Please use this identifier to cite or link to this item: https://scholarhub.balamand.edu.lb/handle/uob/5747
Title: Recovery from DSM-IV post-traumatic stress disorder in the WHO World Mental Health surveys
Authors: Rosellini, A J
Liu, H
Petukhova, M V
Sampson, N A
Aguilar-Gaxiola, S
Alonso, J
Borges, G
Bruffaerts, R
Bromet, E J
de Girolamo, G
de Jonge, P
Fayyad, J
Florescu, S
Gureje, O
Haro, J M
Hinkov, H
Karam, Elie
Kawakami, N
Koenen, K C
Lee, S
Lépine, J P
Levinson, D
Navarro-Mateu, F
Oladeji, B D
O'Neill, S
Pennell, B-E
Piazza, M
Posada-Villa, J
Scott, K M
Stein, D J
Torres, Y
Viana, M C
Zaslavsky, A M
Kessler, R C
Affiliations: Faculty of Medicine 
Keywords: Cross-national
Epidemiology
Post-traumatic stress disorder
Recovery
Issue Date: 2018
Part of: Psychological Medicine
Volume: 48
Issue: 3
Start page: 437
End page: 450
Abstract: 
Background
Research on post-traumatic stress disorder (PTSD) course finds a substantial proportion of cases remit within 6 months, a majority within 2 years, and a substantial minority persists for many years. Results are inconsistent about pre-trauma predictors.

Methods
The WHO World Mental Health surveys assessed lifetime DSM-IV PTSD presence-course after one randomly-selected trauma, allowing retrospective estimates of PTSD duration. Prior traumas, childhood adversities (CAs), and other lifetime DSM-IV mental disorders were examined as predictors using discrete-time person-month survival analysis among the 1575 respondents with lifetime PTSD.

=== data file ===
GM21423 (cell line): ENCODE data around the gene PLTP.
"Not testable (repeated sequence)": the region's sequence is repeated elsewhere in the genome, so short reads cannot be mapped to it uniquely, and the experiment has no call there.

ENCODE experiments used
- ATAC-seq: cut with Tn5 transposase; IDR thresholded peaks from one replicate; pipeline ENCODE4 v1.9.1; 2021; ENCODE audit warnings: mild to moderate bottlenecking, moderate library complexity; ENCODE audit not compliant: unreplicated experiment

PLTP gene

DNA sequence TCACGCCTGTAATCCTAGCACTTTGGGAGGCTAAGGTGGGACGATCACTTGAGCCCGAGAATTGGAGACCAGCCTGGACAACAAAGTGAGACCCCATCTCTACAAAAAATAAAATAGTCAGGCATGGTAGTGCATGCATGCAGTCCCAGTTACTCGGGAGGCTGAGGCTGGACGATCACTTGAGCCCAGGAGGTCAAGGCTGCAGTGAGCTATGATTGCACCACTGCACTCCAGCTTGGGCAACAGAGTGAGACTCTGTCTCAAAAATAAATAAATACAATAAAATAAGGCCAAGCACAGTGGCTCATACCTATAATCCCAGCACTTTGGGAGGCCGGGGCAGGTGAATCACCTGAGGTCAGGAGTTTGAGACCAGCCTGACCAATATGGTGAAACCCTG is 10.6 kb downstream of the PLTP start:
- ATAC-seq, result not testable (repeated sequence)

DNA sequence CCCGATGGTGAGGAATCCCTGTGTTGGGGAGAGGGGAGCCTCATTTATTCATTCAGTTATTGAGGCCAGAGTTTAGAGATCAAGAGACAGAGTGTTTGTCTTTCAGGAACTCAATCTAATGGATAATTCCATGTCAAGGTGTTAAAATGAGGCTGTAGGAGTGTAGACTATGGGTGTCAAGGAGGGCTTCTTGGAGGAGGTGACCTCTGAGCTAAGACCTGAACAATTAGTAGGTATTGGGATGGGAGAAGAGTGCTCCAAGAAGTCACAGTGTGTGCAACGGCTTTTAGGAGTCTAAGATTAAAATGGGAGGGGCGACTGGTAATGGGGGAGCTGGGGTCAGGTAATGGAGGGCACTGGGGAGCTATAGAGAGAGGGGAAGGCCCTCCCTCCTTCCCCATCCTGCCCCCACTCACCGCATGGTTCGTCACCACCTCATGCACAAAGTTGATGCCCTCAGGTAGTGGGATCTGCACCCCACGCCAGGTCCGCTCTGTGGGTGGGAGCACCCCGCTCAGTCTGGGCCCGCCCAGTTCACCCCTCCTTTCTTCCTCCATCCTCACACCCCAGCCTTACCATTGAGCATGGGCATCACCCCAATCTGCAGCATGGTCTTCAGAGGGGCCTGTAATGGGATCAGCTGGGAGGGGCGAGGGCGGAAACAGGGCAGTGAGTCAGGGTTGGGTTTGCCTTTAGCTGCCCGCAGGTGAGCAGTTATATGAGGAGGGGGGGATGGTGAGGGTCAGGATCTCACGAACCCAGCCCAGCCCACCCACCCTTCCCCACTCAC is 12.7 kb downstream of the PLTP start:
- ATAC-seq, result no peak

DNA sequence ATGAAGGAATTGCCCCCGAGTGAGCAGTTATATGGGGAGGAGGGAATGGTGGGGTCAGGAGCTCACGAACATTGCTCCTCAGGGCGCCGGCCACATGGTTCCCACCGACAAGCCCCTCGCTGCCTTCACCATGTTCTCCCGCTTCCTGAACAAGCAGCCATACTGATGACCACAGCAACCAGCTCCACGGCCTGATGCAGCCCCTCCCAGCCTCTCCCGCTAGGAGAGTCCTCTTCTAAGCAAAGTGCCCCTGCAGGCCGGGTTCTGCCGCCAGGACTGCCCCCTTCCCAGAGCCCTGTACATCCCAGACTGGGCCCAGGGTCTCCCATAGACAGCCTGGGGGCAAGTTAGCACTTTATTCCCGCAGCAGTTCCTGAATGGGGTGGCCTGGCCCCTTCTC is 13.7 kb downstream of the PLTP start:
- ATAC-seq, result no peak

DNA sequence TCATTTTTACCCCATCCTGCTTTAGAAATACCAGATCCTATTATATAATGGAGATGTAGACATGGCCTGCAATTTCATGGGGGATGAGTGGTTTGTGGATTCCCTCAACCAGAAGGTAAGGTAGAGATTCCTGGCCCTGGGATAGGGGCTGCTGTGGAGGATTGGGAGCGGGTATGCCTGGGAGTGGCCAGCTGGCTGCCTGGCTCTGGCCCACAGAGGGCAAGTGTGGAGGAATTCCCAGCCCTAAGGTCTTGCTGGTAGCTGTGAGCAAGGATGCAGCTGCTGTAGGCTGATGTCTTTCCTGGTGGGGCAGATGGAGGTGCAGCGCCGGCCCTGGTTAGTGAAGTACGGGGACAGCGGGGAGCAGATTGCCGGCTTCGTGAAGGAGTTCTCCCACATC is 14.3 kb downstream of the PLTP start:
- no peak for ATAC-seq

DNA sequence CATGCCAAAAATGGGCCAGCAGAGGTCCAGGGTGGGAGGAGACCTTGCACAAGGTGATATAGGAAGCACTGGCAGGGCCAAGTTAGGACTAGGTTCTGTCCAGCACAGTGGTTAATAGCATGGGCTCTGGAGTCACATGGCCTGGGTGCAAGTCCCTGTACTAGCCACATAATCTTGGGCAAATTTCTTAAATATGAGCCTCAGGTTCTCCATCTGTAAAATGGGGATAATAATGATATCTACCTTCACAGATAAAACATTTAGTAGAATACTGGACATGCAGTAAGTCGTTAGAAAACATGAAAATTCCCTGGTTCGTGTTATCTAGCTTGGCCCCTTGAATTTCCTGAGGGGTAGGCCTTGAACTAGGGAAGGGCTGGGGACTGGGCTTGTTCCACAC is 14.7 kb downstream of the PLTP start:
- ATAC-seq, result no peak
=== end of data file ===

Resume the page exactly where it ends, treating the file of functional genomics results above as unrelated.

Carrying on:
Results
20%, 27%, and 50% of cases recovered within 3, 6, and 24 months and 77% within 10 years (the longest duration allowing stable estimates). Time-related recall bias was found largely for recoveries after 24 months. Recovery was weakly related to most trauma types other than very low [odds-ratio (OR) 0.2–0.3] early-recovery (within 24 months) associated with purposefully injuring/torturing/killing and witnessing atrocities and very low later-recovery (25+ months) associated with being kidnapped. The significant ORs for prior traumas, CAs, and mental disorders were generally inconsistent between early- and later-recovery models. Cross-validated versions of final models nonetheless discriminated significantly between the 50% of respondents with highest and lowest predicted probabilities of both early-recovery (66–55% v. 43%) and later-recovery (75–68% v. 39%).

Conclusions
We found PTSD recovery trajectories similar to those in previous studies. The weak associations of pre-trauma factors with recovery, also consistent with previous studies, presumably are due to stronger influences of post-trauma factors.
URI: https://scholarhub.balamand.edu.lb/handle/uob/5747
ISSN: 00332917
DOI: 10.1017/S0033291717001817
Open URL: Link to full text
Type: Journal Article
Appears in Collections:Faculty of Medicine

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